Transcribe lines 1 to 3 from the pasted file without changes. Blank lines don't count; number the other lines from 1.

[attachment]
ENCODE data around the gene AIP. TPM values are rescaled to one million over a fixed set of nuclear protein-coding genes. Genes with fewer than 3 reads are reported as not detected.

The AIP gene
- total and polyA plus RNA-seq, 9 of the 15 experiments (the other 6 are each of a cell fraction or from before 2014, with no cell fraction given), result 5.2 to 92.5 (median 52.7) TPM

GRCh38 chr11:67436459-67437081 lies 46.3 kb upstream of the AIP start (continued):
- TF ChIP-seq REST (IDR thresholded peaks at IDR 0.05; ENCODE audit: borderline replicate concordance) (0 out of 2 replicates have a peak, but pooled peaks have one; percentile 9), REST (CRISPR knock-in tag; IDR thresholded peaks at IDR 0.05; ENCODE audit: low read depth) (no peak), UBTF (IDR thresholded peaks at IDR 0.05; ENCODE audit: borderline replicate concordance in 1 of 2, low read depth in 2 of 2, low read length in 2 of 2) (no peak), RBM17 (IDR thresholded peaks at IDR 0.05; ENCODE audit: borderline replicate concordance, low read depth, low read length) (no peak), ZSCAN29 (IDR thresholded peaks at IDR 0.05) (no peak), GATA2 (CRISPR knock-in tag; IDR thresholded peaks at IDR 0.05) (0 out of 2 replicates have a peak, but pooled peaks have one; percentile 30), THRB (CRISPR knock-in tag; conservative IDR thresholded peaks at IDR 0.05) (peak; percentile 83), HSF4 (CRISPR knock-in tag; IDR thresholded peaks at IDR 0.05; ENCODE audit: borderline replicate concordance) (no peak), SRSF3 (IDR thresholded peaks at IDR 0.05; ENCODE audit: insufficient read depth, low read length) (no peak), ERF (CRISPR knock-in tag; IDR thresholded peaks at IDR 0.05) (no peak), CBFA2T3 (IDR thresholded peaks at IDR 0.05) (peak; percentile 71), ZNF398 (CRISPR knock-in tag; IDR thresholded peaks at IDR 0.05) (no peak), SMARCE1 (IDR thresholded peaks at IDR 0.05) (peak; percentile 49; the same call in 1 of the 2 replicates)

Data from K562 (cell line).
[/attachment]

ENCODE data around the gene AIP. TPM values are rescaled to one million over a fixed set of nuclear protein-coding genes. Genes with fewer than 3 reads are reported as not detected.

The AIP gene
- total and polyA plus RNA-seq, 9 of the 15 experiments (the other 6 are each of a cell fraction or from before 2014, with no cell fraction given), result 5.2 to 92.5 (median 52.7) TPM